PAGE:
By rejecting foreign funds, the Russian authorities had also established a firm nationalist bent. Due to this, there was a firm law that the Siberian Railroad would only be a people’s affair and nothing else. For this, they would only use Russian materials and employ Russian people to work on the railroad.
The February of 1891 was the momentous time when the construction finally began, launching simultaneously at Chelyabinsk and Vladivostok.

Vladivostok railway station

Photo on RZD.ru

Vladivostok- The Marking Point

By this time, Emperor Alexander was in fine spirits and highly determined about the Siberian railroad project. He commissioned his son to launch the construction of the great Siberian railroad. He also firmly instructed him to pay special attention to uniting Siberian nature’s rich yields with the Russian Railway network.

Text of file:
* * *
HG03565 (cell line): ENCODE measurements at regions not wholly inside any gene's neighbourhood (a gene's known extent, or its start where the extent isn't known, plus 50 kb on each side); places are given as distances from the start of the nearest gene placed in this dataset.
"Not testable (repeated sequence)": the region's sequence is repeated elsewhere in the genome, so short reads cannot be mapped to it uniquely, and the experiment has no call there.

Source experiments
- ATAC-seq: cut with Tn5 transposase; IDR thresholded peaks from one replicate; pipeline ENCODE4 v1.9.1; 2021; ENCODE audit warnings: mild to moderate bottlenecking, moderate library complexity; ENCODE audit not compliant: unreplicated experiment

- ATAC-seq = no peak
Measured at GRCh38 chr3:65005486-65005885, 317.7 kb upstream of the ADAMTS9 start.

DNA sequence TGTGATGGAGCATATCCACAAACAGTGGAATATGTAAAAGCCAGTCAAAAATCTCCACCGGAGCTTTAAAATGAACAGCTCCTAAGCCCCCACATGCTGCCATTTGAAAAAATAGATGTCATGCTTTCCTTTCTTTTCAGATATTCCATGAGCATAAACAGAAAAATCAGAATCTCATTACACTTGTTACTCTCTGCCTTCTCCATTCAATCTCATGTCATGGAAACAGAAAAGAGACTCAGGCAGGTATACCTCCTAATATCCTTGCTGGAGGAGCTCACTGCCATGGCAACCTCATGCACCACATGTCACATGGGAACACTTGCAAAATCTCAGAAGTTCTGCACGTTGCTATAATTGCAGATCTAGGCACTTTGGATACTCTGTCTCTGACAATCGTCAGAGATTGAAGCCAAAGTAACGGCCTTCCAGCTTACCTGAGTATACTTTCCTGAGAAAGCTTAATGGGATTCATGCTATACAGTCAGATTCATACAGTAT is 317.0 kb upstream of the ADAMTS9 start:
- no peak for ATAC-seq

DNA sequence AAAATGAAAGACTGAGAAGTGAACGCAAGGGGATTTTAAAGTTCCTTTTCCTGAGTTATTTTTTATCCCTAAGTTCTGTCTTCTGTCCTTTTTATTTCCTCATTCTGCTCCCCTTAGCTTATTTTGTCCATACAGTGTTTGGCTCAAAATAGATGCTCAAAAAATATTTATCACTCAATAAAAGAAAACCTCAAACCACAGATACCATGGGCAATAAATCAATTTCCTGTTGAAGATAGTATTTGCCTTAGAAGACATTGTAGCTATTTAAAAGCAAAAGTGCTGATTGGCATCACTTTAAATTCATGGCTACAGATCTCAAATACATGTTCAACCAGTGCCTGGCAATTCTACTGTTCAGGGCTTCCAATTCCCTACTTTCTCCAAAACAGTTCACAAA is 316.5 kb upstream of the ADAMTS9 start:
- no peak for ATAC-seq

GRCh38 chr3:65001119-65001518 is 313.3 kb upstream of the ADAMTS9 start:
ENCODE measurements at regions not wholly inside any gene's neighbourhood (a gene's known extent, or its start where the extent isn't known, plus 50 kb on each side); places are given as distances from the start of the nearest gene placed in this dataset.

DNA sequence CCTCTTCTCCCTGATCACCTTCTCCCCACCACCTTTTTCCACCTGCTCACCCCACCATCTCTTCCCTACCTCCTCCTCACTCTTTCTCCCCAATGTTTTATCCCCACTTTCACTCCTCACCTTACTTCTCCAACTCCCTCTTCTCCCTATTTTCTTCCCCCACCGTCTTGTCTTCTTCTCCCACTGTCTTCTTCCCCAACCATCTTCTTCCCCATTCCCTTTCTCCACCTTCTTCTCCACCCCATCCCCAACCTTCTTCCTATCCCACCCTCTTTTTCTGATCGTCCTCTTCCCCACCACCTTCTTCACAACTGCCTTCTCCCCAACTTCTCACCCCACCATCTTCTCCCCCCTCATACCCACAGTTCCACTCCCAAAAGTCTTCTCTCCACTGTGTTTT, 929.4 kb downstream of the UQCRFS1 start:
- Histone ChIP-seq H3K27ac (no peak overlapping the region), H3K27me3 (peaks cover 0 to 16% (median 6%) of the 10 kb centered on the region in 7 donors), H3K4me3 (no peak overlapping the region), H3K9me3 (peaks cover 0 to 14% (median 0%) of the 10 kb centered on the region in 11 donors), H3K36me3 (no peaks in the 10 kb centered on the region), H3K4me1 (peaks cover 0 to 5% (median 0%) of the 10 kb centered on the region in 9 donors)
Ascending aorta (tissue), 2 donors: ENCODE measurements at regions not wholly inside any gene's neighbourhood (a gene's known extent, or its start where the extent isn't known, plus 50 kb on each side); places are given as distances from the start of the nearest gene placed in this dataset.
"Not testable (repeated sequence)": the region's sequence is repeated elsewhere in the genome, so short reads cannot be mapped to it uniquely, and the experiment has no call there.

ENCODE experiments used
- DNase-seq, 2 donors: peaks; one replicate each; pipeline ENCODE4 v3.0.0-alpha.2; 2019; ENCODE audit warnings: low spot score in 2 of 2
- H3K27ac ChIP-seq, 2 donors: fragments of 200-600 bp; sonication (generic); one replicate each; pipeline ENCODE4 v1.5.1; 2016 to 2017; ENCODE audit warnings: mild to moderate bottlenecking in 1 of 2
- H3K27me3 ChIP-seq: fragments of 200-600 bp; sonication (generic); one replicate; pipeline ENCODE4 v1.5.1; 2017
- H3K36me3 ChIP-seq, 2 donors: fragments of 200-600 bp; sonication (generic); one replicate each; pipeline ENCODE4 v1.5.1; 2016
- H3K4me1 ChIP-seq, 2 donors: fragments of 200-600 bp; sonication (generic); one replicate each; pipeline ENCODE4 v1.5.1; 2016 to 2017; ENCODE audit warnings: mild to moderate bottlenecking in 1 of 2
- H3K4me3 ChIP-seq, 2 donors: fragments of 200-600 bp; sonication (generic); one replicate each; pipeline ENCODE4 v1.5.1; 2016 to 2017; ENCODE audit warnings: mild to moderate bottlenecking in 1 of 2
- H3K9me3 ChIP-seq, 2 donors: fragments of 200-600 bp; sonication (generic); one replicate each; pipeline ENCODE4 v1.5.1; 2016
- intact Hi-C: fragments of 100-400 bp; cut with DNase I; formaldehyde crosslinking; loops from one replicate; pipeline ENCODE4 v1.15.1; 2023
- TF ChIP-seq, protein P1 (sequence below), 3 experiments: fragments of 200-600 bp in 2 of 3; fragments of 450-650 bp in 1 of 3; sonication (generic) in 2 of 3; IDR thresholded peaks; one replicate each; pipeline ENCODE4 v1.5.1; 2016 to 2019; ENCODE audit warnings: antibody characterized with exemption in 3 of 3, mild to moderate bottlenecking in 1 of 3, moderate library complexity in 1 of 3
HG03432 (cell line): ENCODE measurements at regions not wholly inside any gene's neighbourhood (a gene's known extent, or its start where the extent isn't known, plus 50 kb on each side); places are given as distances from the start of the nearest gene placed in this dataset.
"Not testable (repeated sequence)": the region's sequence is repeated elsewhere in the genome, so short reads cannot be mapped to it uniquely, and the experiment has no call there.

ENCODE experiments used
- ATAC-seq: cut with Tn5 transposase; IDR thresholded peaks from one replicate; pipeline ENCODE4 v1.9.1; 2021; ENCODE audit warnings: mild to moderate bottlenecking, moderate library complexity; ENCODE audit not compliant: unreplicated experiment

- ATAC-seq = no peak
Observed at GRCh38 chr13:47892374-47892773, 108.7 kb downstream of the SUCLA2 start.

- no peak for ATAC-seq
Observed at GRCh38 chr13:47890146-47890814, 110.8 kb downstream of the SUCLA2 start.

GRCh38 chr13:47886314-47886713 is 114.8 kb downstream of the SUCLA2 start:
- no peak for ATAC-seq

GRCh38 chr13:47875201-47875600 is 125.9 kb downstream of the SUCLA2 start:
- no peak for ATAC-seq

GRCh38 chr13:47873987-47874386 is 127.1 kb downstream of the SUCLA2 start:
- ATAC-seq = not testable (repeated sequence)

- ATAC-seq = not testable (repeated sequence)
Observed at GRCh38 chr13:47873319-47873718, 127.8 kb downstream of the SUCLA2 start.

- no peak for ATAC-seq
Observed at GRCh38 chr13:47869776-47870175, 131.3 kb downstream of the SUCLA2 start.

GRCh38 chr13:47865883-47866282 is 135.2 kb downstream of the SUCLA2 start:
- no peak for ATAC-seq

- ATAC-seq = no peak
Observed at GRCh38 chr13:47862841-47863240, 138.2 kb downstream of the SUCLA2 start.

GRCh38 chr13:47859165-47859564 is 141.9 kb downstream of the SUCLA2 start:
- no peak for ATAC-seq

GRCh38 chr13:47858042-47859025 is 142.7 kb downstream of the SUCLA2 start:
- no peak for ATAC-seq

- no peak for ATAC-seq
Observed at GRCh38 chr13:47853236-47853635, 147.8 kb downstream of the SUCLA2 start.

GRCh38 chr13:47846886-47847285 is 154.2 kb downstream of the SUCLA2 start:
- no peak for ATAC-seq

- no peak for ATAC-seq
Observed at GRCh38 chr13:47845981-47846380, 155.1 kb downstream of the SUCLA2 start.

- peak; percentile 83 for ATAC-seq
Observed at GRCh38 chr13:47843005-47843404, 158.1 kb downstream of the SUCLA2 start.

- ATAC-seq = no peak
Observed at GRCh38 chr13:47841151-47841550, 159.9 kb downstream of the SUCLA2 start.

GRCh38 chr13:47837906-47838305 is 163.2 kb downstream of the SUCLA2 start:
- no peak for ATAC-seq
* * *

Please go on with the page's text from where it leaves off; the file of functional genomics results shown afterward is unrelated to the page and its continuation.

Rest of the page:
The Emperor couldn’t have chosen a better person for the task because his young, enthusiastic son did more than justice to the task. He accomplished what his father had desired and laid the ground with the first rock and silver plate himself.
The authoritative figures and those associated with the project partook of a special service on May 31st, 1891 to mark the initiation of the construction.

A Challenging Journey

The project development and construction journey was not an easy feat. The whole project had to pit against severe climatic conditions and impassable areas. The workers had to make their way through thinly-populated areas and the tricky Taiga area.
The taiga was itself an insurmountable challenge, what with its many large rivers, districts and waterlogged areas. Let’s also not forgot the several lakes in the way, plus the permafrost which was another battle to tackle.